Send to

Choose Destination
Eur J Clin Nutr. 1998 Sep;52(9):632-6.

Could antioxidants play a role in high rates of coronary heart disease in the Czech Republic?

Author information

International Centre for Health and Society, Department of Epidemiology and Public Health, University College London, UK.



To compare plasma levels of antioxidant vitamins in the Czech population with those in a western European population, and to investigate whether plasma levels of antioxidant vitamins in Czech population are related to risk of MI.


The study has two parts: a cross-sectional survey and a population based case-control study.


Adult population in two districts of the Czech Republic, and London based civil servants group as the comparison.


A random sample of men and women aged 25-64y resident in two districts were selected for the cross- sectional survey. Subjects in the age group 40-49 y were compared to a sample of British civil servants of the same age enrolled in the Whitehall II Study. Men in the Czech sample served as controls to 52 male cases of first non-fatal myocardial infarction (MI) which occurred in the same population. Plasma samples were obtained from venepuncture during an interview in hospital in the population sample and immediately after hospitalization in the MI cases.


Plasma levels of beta-carotene and alpha-tocopherol, and the event of MI. Identical protocol and one laboratory was used for all analyses.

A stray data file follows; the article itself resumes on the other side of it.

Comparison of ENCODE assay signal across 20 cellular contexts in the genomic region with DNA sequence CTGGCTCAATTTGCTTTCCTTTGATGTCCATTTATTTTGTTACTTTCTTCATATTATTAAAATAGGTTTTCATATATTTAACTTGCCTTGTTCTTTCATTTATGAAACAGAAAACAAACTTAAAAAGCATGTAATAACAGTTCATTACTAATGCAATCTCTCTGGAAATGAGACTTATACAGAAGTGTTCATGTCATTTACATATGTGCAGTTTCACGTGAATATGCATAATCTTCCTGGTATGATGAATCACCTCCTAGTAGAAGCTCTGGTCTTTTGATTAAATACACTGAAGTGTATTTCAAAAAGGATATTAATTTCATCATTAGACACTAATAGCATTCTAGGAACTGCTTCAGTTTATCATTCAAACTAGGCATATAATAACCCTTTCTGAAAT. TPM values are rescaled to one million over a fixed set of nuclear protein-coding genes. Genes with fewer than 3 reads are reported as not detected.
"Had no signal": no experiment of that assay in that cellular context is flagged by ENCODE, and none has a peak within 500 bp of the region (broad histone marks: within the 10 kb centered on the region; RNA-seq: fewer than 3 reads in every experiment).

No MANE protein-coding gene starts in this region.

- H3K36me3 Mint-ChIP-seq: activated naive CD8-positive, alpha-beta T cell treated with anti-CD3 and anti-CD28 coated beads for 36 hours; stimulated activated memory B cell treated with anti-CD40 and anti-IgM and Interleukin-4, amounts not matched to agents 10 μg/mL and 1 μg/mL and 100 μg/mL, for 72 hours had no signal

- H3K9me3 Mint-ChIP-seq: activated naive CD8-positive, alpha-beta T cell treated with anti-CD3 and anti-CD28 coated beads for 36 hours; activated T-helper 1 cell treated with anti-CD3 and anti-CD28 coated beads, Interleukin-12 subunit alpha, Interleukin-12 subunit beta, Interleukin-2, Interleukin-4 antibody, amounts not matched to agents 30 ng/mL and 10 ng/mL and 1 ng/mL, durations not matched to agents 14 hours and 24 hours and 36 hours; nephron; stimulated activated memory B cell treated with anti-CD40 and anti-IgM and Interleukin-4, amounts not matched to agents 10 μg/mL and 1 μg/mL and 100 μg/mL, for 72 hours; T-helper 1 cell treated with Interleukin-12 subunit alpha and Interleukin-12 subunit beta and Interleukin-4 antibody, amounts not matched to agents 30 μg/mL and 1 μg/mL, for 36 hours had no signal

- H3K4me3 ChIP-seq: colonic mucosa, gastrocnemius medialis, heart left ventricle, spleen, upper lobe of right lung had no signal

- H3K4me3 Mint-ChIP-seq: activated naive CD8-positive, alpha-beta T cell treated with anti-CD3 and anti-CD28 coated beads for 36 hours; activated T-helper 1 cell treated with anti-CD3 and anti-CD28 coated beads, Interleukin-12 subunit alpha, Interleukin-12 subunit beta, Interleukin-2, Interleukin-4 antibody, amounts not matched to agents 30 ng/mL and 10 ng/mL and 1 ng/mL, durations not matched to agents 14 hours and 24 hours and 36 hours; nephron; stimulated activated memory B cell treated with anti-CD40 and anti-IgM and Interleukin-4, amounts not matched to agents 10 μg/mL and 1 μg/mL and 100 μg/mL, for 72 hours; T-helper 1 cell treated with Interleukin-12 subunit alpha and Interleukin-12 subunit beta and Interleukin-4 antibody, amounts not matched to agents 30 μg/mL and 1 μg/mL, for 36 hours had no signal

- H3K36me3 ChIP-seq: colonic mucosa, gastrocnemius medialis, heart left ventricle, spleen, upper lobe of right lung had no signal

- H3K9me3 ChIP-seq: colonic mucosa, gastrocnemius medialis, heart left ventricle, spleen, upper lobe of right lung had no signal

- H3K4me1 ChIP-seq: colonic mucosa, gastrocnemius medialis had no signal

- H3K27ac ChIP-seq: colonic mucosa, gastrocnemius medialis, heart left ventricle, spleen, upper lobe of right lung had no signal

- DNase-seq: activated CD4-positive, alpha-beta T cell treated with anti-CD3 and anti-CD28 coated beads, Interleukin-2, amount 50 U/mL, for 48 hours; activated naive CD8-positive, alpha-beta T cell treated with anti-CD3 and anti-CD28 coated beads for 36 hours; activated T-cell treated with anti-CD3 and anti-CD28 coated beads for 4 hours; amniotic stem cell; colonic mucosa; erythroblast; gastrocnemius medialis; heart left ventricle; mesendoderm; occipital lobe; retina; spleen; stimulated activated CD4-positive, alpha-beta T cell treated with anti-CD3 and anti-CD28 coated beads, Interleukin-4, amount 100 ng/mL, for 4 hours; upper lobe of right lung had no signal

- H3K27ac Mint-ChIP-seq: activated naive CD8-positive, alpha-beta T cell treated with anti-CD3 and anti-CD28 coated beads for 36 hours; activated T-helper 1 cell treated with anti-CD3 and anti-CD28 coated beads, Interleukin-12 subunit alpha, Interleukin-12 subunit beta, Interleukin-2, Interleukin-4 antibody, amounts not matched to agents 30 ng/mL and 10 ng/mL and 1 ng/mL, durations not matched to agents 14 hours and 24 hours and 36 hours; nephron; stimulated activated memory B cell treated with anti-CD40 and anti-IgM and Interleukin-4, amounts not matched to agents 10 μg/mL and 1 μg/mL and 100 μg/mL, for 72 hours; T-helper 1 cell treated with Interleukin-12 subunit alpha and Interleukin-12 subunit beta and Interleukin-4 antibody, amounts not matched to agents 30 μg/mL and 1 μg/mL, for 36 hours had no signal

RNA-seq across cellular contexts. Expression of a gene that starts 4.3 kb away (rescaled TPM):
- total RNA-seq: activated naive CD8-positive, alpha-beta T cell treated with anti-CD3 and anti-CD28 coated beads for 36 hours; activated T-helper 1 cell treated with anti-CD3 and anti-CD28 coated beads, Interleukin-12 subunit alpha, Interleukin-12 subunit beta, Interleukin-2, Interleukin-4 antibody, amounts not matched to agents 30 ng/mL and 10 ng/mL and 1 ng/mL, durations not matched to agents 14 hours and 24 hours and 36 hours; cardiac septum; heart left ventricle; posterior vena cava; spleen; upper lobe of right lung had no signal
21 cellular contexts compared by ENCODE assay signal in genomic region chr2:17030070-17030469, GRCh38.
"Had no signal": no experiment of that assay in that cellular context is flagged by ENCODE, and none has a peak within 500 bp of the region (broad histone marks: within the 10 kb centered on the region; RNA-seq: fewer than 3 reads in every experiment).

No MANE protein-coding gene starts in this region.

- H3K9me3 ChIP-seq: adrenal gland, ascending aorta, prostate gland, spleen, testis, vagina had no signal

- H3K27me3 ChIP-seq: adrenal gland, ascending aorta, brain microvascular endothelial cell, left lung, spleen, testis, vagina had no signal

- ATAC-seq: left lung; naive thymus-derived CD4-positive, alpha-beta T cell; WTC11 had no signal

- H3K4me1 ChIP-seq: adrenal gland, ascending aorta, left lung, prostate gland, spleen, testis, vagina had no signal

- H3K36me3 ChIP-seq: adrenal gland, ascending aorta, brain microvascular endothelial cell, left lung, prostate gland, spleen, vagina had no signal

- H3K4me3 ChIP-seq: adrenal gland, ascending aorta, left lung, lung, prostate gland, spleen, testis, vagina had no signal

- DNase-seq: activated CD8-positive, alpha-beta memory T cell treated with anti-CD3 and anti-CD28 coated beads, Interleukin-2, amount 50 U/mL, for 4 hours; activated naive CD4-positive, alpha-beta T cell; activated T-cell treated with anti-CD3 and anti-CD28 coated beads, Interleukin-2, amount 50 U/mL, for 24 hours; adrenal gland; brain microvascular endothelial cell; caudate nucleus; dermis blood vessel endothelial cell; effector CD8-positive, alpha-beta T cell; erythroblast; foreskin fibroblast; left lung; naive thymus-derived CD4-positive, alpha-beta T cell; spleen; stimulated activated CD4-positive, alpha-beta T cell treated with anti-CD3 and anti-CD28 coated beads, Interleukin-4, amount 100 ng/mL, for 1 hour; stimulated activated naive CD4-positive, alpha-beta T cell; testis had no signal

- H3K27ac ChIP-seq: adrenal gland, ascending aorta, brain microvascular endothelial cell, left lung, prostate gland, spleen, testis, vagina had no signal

The mean plasma levels of beta-carotene and alpha-tocopherol in healthy Czech men and women were substantially lower than in a subsample of British civil servants examined in the same laboratory. Smoking was strongly related to beta-carotene in both populations but differences between Czechs and Brits were present in both smokers and non-smokers. In the case-control study among Czech men, low levels of the vitamins were strongly related to an increases risk of MI. Age-adjusted odds ratios for concentrations below the median were 3.33 (95% confidence interval 1.43-8.33) for beta-carotene and 1.89 (0.94-3.45) for alpha-tocopherol; further adjustment for a range of variables reduced these estimates only slightly.


Plasma concentrations of antioxidants in the Czech population appeared to be very low, and men with low levels of these substances are at increased risk of MI. This indicates that sub-optimal intake of antioxidants or related dietary factors may have played a role in the high rates of coronary heart disease in this population.

[Indexed for MEDLINE]
Free full text

Supplemental Content

Full text links

Icon for Nature Publishing Group
Loading ...
Support Center